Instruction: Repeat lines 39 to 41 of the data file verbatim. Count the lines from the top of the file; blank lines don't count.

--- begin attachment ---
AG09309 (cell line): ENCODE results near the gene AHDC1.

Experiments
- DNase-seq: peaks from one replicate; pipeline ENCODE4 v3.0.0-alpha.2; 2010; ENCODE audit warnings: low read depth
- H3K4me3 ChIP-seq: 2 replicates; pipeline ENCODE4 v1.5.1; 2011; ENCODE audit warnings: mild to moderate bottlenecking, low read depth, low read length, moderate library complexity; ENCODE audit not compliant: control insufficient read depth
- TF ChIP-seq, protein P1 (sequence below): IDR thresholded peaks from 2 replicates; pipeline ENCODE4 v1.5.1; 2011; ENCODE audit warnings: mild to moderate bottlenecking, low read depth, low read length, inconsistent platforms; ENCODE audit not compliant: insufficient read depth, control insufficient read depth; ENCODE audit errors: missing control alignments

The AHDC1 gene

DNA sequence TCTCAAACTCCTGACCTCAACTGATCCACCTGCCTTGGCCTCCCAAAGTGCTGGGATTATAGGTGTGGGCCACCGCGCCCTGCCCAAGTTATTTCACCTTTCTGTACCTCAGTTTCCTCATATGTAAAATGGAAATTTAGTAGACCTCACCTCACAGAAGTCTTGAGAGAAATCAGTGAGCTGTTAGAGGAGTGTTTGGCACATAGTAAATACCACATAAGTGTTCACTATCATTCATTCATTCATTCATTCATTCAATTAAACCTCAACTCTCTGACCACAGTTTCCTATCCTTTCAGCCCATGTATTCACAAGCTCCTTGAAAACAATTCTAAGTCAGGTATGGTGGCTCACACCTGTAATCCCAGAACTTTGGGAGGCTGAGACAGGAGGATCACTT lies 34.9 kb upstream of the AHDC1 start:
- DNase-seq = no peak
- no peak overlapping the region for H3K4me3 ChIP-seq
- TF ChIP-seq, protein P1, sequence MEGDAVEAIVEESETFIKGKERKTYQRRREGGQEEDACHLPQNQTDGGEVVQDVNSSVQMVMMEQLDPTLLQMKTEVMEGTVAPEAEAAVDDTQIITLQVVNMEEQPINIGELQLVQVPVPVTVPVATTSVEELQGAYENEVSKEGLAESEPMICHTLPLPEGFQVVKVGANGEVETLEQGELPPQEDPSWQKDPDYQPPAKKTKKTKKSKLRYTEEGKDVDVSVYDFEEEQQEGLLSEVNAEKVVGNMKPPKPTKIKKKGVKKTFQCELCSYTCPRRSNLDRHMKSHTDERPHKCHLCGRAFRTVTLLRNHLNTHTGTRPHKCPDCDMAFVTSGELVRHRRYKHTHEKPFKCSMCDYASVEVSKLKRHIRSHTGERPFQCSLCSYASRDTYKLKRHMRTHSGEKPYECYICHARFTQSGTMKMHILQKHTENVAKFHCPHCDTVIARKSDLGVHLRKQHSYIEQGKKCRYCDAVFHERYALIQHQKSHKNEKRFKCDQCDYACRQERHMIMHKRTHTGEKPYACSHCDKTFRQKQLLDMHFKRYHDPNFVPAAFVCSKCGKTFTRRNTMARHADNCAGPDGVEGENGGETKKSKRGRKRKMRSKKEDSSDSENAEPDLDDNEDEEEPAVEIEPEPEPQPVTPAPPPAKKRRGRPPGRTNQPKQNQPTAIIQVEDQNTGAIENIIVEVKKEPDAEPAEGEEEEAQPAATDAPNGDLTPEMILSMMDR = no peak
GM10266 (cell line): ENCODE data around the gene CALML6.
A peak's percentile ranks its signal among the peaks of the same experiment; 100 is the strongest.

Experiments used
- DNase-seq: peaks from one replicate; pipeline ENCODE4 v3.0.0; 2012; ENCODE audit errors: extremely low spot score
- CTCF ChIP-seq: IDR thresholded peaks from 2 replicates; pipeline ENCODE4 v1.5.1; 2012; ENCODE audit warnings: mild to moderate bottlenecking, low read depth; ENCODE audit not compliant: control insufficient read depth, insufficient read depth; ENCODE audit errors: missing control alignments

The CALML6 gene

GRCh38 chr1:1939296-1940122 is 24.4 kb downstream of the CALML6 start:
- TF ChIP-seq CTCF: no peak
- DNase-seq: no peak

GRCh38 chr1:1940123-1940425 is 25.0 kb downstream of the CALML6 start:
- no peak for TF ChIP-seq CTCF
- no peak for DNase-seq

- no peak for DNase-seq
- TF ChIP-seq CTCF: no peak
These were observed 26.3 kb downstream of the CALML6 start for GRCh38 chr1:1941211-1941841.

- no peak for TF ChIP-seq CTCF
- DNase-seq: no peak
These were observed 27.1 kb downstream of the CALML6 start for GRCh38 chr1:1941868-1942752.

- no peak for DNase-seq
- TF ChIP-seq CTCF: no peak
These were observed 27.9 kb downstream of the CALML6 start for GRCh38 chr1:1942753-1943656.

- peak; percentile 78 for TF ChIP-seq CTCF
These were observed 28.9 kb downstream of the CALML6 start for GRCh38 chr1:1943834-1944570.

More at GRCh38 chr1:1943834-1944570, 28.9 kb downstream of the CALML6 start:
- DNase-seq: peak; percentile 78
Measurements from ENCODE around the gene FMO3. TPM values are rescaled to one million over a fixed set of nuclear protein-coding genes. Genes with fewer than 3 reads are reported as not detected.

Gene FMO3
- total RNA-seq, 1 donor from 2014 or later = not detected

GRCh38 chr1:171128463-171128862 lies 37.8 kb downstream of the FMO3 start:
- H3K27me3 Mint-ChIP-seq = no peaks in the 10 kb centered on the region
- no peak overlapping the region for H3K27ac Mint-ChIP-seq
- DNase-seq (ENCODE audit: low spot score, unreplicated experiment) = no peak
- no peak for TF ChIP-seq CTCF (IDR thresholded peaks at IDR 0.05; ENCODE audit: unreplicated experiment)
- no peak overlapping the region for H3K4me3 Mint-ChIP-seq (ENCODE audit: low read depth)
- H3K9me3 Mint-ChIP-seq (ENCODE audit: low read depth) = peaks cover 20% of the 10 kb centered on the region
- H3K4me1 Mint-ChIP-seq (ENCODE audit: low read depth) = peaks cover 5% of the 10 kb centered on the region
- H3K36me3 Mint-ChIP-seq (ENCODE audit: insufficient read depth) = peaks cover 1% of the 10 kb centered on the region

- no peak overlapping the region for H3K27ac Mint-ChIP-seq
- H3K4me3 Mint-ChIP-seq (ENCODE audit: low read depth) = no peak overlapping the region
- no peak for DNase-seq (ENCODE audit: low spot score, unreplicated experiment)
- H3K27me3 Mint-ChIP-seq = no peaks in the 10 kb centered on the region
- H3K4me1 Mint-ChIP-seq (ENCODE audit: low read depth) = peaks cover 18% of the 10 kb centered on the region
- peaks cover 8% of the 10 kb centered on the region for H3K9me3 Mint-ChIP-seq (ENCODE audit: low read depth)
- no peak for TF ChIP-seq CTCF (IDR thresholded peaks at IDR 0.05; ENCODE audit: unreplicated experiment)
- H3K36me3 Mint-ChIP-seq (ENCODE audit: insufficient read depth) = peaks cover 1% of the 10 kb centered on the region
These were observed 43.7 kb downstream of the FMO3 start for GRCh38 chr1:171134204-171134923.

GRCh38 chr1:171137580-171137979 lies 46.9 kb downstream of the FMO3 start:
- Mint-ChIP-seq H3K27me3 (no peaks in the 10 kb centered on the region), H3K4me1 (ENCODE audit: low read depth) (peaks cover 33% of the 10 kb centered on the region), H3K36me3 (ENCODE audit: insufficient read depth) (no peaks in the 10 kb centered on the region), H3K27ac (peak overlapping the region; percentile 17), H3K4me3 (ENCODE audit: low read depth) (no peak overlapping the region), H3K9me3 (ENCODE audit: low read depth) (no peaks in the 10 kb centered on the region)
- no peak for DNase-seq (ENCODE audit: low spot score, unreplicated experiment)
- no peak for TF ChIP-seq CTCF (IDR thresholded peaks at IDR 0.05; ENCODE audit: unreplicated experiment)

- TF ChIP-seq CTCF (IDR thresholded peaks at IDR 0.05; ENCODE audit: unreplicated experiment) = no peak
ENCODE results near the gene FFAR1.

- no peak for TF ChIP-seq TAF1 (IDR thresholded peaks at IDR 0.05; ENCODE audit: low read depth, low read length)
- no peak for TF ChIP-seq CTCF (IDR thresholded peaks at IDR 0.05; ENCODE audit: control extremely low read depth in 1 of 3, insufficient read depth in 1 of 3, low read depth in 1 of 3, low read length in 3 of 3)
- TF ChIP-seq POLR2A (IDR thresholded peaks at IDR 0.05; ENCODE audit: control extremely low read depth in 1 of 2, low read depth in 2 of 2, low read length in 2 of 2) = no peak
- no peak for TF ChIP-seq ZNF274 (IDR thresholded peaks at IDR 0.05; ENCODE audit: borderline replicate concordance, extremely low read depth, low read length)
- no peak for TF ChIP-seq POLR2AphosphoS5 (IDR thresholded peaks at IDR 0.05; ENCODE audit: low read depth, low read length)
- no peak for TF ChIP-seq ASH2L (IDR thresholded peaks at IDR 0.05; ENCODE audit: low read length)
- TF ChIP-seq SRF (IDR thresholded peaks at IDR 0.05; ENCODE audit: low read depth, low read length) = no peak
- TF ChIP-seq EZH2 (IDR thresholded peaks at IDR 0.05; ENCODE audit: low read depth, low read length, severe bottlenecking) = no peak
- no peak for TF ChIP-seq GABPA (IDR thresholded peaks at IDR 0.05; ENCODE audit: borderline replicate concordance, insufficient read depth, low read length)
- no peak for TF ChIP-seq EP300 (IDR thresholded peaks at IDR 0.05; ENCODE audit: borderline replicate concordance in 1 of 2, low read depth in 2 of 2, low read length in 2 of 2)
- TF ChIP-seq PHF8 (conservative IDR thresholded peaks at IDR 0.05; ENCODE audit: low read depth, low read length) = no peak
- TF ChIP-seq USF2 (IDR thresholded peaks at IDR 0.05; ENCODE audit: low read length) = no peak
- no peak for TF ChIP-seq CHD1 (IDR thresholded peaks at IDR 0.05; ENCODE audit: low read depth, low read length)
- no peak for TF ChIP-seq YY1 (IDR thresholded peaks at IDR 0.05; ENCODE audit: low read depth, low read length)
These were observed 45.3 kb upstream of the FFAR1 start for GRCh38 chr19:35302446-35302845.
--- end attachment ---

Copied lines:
GRCh38 chr1:171128463-171128862 lies 37.8 kb downstream of the FMO3 start:
- H3K27me3 Mint-ChIP-seq = no peaks in the 10 kb centered on the region
- no peak overlapping the region for H3K27ac Mint-ChIP-seq